I found out sad news last week, my pal passed away.   Norman was diagnosed with neuroendocrine cancer 13 years ago.  I feel privileged to have known him and spent time with him and Margaret for the last 6 years.  I was diagnosed with carcinoid syndrome 10 years ago, whilst a sad occasion like this leaves one thinking about our own mortality, I count every day as a blessing and am happy with the treatment and care I’m getting from my consultants, doctors and nurses.

Today was Norman’s funeral, unfortunately with the coronavirus the world has gone a little crazy.  We are on a lockdown situation and are living under certain restrictions.  Funeral services are allowed to go ahead, however are restricted to immediate family.  I was able to watch the service on a live podcast.  I sat in the comfort of my own home in front of the open fire and watched Norman’s funeral service.

Norman Boe was The First Person with Net Cancer that made me smile 🙂  and I will miss him so very much.   Thank you for being my friend.

“Go my friend and enter into eternal joy and peace, dance with angels in eternal light and love”

Warm Welcome in Ellon

As I woke on a bitterly cold February Saturday morning to the sound of my granddaughter’s singing voice I remembered I had something to look forward today.  We are making the trip over the Queensferry Crossing, over to Fife,  driving up the M90.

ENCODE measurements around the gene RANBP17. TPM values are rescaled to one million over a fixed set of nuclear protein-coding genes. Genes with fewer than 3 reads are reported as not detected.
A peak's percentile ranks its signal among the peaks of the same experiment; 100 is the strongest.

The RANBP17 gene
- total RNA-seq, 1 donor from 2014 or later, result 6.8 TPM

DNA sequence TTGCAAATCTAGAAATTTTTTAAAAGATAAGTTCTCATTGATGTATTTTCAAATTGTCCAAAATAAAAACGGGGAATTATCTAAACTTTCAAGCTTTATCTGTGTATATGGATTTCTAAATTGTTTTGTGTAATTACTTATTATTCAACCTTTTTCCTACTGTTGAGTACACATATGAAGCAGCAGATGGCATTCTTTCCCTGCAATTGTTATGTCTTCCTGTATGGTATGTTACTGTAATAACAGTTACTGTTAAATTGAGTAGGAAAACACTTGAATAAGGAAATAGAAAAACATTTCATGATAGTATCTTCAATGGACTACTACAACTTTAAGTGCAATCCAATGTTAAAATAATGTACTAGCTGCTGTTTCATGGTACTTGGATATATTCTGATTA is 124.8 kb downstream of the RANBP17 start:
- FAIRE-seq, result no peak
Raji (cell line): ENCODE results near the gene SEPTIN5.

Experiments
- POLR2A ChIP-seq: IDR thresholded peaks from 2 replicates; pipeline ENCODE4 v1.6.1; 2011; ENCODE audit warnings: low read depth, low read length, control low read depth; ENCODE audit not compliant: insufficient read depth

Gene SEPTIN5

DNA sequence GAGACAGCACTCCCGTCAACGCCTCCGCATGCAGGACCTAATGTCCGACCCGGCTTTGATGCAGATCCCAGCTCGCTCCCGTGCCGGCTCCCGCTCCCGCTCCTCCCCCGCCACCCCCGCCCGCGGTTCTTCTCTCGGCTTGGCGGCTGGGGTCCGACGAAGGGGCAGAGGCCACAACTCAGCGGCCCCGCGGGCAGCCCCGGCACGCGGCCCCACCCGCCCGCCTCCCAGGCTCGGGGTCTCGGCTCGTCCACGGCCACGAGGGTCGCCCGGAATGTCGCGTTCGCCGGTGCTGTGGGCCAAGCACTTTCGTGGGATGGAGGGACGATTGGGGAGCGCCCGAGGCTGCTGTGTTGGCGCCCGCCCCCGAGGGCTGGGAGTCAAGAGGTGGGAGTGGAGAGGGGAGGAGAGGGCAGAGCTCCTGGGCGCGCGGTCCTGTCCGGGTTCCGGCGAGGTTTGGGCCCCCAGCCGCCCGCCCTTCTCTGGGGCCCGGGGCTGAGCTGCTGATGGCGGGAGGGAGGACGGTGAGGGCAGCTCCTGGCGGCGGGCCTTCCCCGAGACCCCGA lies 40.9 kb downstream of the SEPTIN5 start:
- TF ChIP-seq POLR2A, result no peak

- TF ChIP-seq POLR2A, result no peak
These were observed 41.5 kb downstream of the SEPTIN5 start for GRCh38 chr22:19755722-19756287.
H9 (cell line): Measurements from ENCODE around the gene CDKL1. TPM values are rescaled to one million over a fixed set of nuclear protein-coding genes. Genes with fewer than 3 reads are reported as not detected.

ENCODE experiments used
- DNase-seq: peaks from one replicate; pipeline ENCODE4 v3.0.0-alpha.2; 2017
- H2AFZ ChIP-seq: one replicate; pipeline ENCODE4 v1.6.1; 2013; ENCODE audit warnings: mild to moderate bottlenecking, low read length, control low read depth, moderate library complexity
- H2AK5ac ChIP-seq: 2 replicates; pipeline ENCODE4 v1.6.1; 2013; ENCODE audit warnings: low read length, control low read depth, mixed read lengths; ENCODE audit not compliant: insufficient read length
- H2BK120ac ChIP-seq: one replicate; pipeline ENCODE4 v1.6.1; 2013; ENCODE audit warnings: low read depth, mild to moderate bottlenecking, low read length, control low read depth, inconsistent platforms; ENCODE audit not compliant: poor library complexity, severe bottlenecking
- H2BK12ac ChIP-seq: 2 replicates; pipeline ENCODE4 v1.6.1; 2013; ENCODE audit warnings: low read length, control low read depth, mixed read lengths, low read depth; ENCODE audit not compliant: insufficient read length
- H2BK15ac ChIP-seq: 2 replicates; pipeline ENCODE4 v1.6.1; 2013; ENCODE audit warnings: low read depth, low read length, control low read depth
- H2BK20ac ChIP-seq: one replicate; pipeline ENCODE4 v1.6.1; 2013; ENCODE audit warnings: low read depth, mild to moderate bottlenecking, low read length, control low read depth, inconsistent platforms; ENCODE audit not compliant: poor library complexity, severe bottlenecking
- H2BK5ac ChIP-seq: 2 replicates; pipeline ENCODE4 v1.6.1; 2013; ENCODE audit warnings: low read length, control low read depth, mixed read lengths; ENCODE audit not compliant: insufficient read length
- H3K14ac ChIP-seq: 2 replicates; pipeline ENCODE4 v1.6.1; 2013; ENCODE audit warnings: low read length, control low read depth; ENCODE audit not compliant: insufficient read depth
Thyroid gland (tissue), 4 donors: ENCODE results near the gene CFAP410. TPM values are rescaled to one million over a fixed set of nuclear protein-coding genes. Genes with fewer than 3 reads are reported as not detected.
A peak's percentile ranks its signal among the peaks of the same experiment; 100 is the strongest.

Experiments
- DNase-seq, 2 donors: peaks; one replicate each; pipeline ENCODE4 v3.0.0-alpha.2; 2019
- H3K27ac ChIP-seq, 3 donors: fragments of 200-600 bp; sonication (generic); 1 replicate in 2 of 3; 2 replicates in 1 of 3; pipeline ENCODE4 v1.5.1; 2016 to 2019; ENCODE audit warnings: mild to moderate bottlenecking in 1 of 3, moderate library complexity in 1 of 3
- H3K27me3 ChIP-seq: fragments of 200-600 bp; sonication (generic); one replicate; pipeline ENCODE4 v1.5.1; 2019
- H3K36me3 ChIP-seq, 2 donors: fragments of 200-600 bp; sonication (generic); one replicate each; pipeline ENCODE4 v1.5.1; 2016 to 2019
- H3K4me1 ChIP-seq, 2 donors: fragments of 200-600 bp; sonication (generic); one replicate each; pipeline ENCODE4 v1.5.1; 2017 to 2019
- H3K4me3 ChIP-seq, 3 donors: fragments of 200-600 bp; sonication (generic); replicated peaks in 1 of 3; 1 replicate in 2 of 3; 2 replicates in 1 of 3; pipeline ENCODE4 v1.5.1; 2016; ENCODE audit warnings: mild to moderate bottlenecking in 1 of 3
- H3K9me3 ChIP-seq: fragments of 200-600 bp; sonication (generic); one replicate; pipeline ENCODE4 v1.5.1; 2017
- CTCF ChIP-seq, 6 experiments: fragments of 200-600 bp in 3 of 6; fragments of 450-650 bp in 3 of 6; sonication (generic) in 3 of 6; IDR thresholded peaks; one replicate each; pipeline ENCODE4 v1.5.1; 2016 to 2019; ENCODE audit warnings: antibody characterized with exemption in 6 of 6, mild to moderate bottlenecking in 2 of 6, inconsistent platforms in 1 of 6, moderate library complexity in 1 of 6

For me this is the best week for travelling, Evelyn had been in on Tuesday not only to service my gastrostomy tube but to administer my octreotide.  This is a malignant suppressant injection I get every 14 days.  It is licensed for every 28 days at maximum dose for people like me with added complications of carcinoid syndrome.   My ‘numbers’ are on the high side with my 5hiaa, my symptoms are awful and so we have it – maximum dose every 14 days.    The nasty injection is worth it.  Fewer visits to the bathroom (reduction from 12 times bowel movements per day to 4) and looking less like a character thats on tour with Ribena Juice Company.

The Our destination is a few miles north of the granite city, Aberdeen.  I have visited Aberdeen on numerous occasions.  My Grandmother is from this wonderful area of the world and my great aunt after a great deal of travelling finally settled and ended her days in Aberdeen and I have such  fond memories of visiting with my Mother as a child, playing in Duthie Park, building sandcastles at the beach. There is so much to do.   My most favourite thing alrways a visit to The cathedral church of St Machar